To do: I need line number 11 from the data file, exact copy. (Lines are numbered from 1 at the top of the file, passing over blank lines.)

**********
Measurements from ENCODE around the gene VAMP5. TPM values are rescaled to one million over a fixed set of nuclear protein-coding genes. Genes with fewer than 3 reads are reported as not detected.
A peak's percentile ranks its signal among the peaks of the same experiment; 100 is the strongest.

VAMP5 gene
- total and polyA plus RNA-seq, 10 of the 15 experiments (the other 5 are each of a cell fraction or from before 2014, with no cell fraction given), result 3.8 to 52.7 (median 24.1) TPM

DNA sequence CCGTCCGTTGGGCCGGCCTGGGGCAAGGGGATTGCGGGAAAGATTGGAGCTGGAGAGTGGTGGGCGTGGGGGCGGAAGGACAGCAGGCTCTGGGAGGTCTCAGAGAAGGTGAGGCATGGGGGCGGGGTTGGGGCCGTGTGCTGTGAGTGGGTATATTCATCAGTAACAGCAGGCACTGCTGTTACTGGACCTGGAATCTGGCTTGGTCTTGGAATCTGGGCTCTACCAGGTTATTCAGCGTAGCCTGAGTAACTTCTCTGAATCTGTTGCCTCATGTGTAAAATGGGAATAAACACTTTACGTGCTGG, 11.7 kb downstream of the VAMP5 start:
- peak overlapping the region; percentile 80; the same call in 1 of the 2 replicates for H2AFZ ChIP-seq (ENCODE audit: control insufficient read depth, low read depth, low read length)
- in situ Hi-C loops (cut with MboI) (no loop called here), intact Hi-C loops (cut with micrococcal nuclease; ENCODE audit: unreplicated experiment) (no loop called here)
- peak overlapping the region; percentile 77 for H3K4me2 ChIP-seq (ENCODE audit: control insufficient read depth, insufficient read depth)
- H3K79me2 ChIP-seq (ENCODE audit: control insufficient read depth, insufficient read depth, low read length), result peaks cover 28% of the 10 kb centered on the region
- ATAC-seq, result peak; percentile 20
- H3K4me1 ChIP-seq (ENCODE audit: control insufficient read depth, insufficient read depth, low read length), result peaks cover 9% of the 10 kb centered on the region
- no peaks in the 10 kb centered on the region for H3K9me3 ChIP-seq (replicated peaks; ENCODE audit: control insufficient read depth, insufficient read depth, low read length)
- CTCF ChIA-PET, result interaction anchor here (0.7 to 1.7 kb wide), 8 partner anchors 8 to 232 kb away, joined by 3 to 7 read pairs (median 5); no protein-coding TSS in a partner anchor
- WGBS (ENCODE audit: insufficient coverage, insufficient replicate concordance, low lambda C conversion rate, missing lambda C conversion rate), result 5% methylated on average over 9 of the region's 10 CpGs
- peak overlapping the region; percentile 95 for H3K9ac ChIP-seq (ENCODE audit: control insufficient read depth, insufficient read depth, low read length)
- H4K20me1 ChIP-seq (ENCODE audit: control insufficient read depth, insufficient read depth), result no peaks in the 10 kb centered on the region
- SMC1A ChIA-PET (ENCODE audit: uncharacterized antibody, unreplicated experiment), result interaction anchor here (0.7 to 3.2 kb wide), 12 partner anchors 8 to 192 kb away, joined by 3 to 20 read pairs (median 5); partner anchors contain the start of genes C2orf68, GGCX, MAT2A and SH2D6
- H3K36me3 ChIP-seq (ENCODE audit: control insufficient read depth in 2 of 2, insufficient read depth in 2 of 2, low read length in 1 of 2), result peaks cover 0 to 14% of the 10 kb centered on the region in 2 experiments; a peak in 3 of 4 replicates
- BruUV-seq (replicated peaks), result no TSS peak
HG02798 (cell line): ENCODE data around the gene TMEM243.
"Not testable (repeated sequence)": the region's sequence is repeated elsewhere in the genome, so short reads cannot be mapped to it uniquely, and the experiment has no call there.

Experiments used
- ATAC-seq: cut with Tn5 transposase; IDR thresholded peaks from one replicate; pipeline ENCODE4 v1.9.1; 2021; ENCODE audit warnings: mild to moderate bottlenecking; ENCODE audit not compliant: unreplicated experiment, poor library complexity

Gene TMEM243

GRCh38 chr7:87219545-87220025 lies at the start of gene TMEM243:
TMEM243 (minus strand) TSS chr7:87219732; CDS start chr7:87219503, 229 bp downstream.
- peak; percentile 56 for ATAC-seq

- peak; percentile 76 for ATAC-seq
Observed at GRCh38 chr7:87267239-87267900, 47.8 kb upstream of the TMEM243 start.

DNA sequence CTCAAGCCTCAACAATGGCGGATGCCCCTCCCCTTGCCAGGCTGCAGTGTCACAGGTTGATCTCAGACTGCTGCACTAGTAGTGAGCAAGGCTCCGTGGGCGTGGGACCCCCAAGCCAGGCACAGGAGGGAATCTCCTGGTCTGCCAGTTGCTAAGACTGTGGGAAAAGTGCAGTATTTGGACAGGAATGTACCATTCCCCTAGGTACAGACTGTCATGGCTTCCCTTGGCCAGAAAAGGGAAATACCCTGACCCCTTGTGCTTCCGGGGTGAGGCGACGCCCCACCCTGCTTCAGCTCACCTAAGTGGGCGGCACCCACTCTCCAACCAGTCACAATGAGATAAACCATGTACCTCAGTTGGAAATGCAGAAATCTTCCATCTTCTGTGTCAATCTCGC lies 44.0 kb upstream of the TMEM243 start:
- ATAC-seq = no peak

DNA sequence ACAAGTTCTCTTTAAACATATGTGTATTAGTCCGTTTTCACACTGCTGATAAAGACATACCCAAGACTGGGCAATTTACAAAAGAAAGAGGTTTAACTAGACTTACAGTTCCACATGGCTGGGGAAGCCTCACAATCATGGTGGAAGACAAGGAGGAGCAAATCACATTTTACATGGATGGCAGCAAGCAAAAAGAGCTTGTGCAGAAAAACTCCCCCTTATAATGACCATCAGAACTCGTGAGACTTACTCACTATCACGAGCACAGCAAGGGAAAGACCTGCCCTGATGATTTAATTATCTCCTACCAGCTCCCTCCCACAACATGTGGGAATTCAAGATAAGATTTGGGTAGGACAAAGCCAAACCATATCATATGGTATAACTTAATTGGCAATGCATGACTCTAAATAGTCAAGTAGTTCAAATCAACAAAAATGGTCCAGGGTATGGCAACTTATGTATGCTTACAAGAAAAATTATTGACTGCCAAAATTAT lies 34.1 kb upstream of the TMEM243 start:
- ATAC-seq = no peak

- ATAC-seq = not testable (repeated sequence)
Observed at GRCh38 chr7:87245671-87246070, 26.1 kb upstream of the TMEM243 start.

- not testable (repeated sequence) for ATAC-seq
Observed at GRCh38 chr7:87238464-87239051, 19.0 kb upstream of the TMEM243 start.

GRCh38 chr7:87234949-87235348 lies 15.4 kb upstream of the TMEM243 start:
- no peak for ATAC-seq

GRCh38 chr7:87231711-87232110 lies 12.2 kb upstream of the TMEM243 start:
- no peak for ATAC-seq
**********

- H3K4me1 ChIP-seq (ENCODE audit: control insufficient read depth, insufficient read depth, low read length), result peaks cover 9% of the 10 kb centered on the region